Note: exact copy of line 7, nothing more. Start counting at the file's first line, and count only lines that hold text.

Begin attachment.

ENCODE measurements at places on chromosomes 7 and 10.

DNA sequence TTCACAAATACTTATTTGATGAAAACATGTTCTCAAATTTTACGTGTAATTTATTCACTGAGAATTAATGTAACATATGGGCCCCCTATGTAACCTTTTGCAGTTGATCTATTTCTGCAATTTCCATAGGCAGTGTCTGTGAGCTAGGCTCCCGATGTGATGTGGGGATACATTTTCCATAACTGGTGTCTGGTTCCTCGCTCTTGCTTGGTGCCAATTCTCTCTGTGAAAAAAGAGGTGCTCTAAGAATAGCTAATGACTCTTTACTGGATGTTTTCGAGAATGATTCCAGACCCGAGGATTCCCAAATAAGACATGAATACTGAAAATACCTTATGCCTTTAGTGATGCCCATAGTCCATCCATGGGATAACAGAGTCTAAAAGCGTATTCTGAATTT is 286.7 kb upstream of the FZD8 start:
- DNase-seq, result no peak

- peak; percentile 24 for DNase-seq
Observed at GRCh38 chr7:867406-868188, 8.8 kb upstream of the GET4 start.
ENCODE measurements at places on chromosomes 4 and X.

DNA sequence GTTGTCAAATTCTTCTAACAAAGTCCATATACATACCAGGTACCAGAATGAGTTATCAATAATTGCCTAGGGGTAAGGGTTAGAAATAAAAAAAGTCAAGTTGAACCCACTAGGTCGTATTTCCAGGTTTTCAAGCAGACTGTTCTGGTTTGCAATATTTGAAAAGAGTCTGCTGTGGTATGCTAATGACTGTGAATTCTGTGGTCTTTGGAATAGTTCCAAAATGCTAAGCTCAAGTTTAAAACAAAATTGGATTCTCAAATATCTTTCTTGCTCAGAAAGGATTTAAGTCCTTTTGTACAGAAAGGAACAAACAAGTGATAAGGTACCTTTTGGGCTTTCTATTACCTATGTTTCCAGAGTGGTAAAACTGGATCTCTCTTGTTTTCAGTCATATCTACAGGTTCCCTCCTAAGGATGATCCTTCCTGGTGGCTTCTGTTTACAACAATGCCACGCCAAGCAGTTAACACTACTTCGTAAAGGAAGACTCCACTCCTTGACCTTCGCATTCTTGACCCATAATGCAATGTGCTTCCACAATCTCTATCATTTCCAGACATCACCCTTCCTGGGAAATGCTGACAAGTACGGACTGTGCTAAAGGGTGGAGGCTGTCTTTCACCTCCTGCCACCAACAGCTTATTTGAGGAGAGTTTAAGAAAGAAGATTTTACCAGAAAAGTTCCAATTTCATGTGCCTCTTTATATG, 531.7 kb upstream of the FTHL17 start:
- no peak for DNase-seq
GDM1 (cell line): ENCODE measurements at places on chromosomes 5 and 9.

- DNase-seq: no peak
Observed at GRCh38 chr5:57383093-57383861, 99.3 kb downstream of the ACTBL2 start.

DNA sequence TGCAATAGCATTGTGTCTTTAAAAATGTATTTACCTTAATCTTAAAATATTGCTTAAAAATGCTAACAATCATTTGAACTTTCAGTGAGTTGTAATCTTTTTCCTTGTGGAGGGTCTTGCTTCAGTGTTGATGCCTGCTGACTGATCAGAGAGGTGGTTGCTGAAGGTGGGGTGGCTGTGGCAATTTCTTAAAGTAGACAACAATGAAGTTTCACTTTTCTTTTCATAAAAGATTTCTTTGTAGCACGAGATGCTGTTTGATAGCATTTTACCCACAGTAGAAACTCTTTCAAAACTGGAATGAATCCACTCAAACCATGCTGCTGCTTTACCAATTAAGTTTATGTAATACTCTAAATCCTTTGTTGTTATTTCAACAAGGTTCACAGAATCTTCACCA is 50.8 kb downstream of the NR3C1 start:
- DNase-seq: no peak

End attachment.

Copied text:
DNA sequence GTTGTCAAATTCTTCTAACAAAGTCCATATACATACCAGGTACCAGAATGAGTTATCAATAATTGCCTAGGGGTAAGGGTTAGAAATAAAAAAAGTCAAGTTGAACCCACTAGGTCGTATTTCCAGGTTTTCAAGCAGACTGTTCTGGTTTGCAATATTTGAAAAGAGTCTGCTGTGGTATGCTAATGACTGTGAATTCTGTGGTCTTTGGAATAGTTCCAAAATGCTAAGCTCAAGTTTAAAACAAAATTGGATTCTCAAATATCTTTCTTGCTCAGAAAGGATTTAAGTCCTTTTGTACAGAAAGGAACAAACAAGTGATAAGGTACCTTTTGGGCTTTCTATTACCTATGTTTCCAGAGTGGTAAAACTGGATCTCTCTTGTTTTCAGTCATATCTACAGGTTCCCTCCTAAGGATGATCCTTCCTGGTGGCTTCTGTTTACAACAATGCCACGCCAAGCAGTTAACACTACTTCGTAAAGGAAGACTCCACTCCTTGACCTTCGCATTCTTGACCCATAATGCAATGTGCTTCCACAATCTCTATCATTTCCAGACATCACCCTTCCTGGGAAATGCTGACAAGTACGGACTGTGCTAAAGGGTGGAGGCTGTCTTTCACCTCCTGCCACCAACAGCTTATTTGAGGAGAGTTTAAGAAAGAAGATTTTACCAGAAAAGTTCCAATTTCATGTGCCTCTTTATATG, 531.7 kb upstream of the FTHL17 start: